My daughter was stabbed to death by her ex-boyfriend – but I won’t let anger destroy me | Life and style
Nick Gazzard remembers only flashes of the day that he lost his daughter Hollie. He remembers two police officers arriving at his home in Gloucester and telling him that Hollie had been stabbed at the hairdressing salon where she worked. He remembers that the consultant at the Gloucestershire Royal hospital was shaking when he told Gazzard, his wife and their older daughter that they had been unable to save her, and that Hollie was dead.
The family weren’t allowed to see Hollie that day – her body was a crime scene now. Later, he remembers being driven by police, along with his wife and dog, in an armed convoy of three vehicles to his mother-in-law’s house in the Cotswolds because Hollie’s killer was still on the run, and police judged their home unsafe, believing Gazzard might also be a target. The car was virtually silent as it weaved through country lanes, and there was one clear thought in Gazzard’s head: “Am I in a movie? Is any of this real?”
For two days, he didn’t eat. He doesn’t think he cried because, he says, “I’m not a crier.” He barely slept. His wife, Mandy, had been prescribed sedatives. “You’re just existing,” he says. “Your mind is thinking, thinking, thinking. What happened? How can this be true? Could I have noticed more?”
This month marks the 10th anniversary of Hollie’s death, and for Gazzard, making sense of it, understanding how his 20-year-old daughter came to be murdered by her ex-partner Asher Maslin has been key to his own survival and his ability to move forward. Hollie had known Maslin for only a year and though, by the end, Gazzard certainly knew that Maslin was “trouble”, he had never believed that Hollie’s life could be in danger.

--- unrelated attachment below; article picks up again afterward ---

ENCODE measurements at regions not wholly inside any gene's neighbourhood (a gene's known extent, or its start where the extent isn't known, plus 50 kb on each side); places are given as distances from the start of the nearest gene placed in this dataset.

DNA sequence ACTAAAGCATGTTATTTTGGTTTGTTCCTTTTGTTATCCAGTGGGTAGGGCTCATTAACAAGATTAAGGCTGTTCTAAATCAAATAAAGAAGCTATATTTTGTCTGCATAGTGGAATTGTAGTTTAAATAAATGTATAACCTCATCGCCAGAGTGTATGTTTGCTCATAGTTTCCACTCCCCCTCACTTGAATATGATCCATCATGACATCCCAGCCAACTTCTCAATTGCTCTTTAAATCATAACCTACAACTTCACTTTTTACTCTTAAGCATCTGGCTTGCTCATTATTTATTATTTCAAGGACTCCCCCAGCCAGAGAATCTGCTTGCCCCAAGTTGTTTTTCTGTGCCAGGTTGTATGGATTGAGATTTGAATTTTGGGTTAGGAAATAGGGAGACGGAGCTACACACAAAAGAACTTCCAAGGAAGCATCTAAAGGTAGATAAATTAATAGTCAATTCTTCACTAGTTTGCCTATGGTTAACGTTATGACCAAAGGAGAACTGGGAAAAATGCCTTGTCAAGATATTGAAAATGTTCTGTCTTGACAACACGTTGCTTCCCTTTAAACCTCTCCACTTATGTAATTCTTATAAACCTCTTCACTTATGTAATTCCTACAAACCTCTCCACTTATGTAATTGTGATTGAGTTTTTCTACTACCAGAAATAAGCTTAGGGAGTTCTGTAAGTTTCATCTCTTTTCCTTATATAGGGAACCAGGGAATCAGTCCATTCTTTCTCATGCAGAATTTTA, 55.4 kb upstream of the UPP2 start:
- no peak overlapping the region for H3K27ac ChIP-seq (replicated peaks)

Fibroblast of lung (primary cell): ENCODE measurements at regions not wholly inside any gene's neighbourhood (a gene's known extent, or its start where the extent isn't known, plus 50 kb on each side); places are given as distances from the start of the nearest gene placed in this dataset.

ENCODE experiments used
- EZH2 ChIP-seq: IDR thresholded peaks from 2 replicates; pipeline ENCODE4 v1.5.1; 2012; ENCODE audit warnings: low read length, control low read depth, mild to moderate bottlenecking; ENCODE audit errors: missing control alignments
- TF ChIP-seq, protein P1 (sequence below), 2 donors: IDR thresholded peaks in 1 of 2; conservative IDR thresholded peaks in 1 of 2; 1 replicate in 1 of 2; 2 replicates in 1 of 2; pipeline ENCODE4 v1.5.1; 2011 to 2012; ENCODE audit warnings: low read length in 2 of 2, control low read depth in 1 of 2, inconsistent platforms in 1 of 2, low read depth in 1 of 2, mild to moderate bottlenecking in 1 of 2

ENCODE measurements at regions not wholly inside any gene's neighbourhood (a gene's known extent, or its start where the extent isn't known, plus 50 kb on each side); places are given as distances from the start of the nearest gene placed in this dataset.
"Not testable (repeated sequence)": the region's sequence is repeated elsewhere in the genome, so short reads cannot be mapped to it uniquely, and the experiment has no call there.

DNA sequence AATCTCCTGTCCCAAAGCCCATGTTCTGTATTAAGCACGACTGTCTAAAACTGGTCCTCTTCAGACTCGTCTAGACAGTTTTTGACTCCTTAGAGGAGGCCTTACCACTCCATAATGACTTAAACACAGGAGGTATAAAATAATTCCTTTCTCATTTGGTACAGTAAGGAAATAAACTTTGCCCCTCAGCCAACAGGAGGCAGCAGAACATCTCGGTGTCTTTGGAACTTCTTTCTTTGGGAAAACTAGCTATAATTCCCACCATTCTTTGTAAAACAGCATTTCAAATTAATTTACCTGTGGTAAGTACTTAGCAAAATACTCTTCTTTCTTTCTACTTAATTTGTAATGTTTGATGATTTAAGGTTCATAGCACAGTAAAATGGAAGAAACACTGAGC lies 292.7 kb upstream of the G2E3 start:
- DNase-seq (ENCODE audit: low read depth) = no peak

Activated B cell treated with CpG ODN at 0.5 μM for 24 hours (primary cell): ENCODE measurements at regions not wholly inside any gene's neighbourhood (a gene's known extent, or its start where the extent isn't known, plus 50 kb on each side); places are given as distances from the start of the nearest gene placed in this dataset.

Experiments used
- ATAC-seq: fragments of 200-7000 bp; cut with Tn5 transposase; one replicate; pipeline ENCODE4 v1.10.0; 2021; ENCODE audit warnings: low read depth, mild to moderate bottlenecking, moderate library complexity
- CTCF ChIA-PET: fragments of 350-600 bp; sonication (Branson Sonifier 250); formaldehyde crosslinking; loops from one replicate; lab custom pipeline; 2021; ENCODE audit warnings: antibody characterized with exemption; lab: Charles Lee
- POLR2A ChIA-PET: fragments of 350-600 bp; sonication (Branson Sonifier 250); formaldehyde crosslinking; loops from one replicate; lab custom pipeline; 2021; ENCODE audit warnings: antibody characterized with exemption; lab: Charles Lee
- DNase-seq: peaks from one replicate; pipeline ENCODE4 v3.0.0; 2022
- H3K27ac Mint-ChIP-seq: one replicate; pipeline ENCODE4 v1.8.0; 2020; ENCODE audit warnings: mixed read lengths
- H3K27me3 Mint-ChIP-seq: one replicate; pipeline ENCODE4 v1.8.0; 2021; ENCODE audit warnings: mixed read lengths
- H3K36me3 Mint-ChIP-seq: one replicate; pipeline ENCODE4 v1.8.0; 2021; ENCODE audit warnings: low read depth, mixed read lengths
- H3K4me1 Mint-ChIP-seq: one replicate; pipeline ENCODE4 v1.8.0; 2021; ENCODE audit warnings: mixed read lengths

Learning about domestic abuse, recognising the red flags and picking out the patterns has given him purpose. “I’ve always loved learning anyway and after losing Hollie, I was like Jack climbing the beanstalk,” he says. “Suddenly you get to the top, you’re above the clouds and there is this huge field that you had no idea existed. When I look back with all the knowledge I’ve gained, I can see all sorts of things that were happening in that relationship. If I knew then what I know now, I would have saved Hollie’s life because I would have taken action. It has made me determined to use her story to prevent others from going through the same thing. Maybe that’s my coping mechanism. I had to take action and do something practical to get through.”
Gazzard was close to Hollie. “Growing up, she was active, sporty, very much like me,” he says. Gazzard had been a professional footballer before injury forced him to stop playing, instead building a career in financial services. He had two daughters, Chloe, then Hollie three years later. “She tried every sport under the sun, which kept me busy as I was taking her everywhere.” In her teens, fashion and beauty stepped in to replace sport. “She did a hairdressing apprenticeship at a local salon and really started to develop as a young woman,” says Gazzard. “She had lots of different styles, cuts and colours. She was very creative and a real socialite. She had a big circle of friends, a beaming smile. She was that fun-loving person that you wanted to be with. I loved that about Hollie.”
When she met Maslin in February 2013, Hollie was 19 and had applied for a hairdressing job on a cruise ship. Though she did go, she returned after just one week and instead found a job in London. Maslin moved in with her.
There were incidents that worried Gazzard, his wife and Chloe. At times, Hollie seemed less bubbly. If they saw her without Maslin, he would call and message her constantly. After four months in London, Hollie rang out of the blue asking Gazzard to come and collect her. He drove straight over and Hollie moved back home. Maslin followed her back to Gloucester.
For the next five months, Hollie and Maslin had a kind of “on-off relationship”. “He wasn’t taking ‘no’ for an answer,” says Gazzard. Days before her murder, Hollie told Maslin that the relationship was over for good. He threw a drink in her face, stole her debit card and used it to withdraw money from a cashpoint. When Hollie told her parents, they urged her to call the police.